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[NF] A Royal Experiment: The Private Life of King George III by Janice Hadlow

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[NF] A Royal Experiment: The Private Life of King George III by Janice Hadlow

Post by fljustice » Mon November 17th, 2014, 4:52 pm

From the Goodreads description:

"George III...was the first of Britain’s three Hanoverian kings to be born in England, the first to identify as native of the nation he ruled....Pained by his childhood amid his cruel and feuding family, George came to the throne aspiring to be a new kind of king—a force for moral good. And to be that new kind of king, he had to be a new kind of man....George fervently pursued a radical domestic dream: he would have a faithful marriage and raise loving, educated, and resilient children.

The struggle of King George—along with his wife, Queen Charlotte, and their 15 children—to pursue a passion for family will surprise history buffs and delight a broad swath of biography readers and royal watchers."

My review:

I finally slogged my way through 600+ pages of tiny type. When I was two pages from the end, my sight was so blurry, I could barely read. Another good reason for eReaders and their adjustable type! Beyond the physical discomfort, I found the book's content and writing very good. The author took on a monumental topic, the marriage and family relationships of King George III (of mad king fame). Using that as her theme and framework, Hadlow provides an in depth look at an 18th C upper class family, who just happens to be royal.

To put the kings' deliberate choice to build a monogamous marriage and provide a loving and sheltered atmosphere for his children, Hadlow goes back two generations to George I and takes us forward through George III's children's marriages and affairs to his granddaughter Victoria's ascension to the throne--over 130 years of history. This book is meticulously researched. It seems all the main characters were prolific letter writers and their friends and servants observant diarists. The text is littered with quotes from primary sources.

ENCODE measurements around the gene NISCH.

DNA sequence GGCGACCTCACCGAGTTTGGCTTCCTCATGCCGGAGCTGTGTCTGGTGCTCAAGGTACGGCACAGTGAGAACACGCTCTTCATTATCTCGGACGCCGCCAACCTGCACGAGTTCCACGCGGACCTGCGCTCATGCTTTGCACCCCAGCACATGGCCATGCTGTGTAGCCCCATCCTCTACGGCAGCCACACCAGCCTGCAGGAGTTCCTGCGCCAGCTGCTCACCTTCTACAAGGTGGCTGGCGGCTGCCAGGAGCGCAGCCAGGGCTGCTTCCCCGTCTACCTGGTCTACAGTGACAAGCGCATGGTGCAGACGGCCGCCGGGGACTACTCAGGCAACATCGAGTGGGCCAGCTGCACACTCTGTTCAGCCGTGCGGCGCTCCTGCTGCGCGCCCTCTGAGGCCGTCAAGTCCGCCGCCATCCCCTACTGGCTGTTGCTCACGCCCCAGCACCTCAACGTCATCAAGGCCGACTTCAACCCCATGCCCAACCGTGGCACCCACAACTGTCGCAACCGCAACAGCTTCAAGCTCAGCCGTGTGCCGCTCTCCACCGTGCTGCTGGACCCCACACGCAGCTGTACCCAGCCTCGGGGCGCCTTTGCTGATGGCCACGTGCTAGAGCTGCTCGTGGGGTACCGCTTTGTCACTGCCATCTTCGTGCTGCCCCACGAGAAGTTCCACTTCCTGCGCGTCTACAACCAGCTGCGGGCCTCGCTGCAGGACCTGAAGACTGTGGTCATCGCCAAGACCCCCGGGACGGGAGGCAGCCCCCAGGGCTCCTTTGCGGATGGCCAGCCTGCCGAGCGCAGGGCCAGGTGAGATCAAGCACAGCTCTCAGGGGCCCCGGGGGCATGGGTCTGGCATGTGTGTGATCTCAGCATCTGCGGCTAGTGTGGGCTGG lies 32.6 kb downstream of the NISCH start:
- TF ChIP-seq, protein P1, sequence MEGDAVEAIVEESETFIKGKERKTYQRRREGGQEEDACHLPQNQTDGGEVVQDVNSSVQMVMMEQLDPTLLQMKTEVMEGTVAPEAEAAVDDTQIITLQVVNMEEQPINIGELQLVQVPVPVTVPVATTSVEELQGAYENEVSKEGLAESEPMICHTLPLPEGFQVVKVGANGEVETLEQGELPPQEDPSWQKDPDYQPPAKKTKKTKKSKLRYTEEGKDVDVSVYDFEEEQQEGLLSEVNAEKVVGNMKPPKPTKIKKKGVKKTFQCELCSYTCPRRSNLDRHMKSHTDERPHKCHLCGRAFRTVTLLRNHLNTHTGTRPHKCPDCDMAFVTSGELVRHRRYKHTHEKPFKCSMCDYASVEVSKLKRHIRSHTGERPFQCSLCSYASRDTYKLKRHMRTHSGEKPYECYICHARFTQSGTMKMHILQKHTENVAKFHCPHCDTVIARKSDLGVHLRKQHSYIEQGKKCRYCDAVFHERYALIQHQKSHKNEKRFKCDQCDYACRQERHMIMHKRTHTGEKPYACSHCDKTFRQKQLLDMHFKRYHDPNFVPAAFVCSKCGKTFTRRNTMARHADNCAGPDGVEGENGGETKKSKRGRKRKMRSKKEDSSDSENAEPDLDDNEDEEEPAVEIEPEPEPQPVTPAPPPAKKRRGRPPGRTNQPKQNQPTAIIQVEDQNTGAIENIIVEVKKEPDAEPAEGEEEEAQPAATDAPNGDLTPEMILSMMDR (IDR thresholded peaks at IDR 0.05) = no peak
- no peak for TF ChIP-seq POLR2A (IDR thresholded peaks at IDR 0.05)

As an American reader who knows George III as primarily the mad king who lost the American colonies, this was a fascinating and sympathetic story, punctuated by tragedy, family drama, illness, and love--both requited and clandestine. I was particularly interested in the author's take on Queen Charlotte and her six daughters who formed the core of the King's domestic circle (he sent his seven sons, who survived to adulthood, off to various careers in the military and education very early in their lives). The Queen was a very intelligent, educated, literate woman who raised her children according to the most modern theories of the day, surrounding her daughters with equally intelligent and literate women as governesses and ladies-in-waiting. Which makes their various fates even more tragic as George cut off nearly all their avenues for independent expression (primarily marriage and children) in order to keep them close. Only one of his daughters had a living child and that one was illegitimate, born in secret and unacknowledged by the mother or anyone else in the royal family (unlike the many illegitimate offspring of her brothers).

Altogether, I found this book a satisfying biography of an important family--well written and researched. Highly recommended.

Note: I received an advanced reading copy of this book from the publisher through an early reader program. This review reflects my honest opinions.
Faith L. Justice, Author Website

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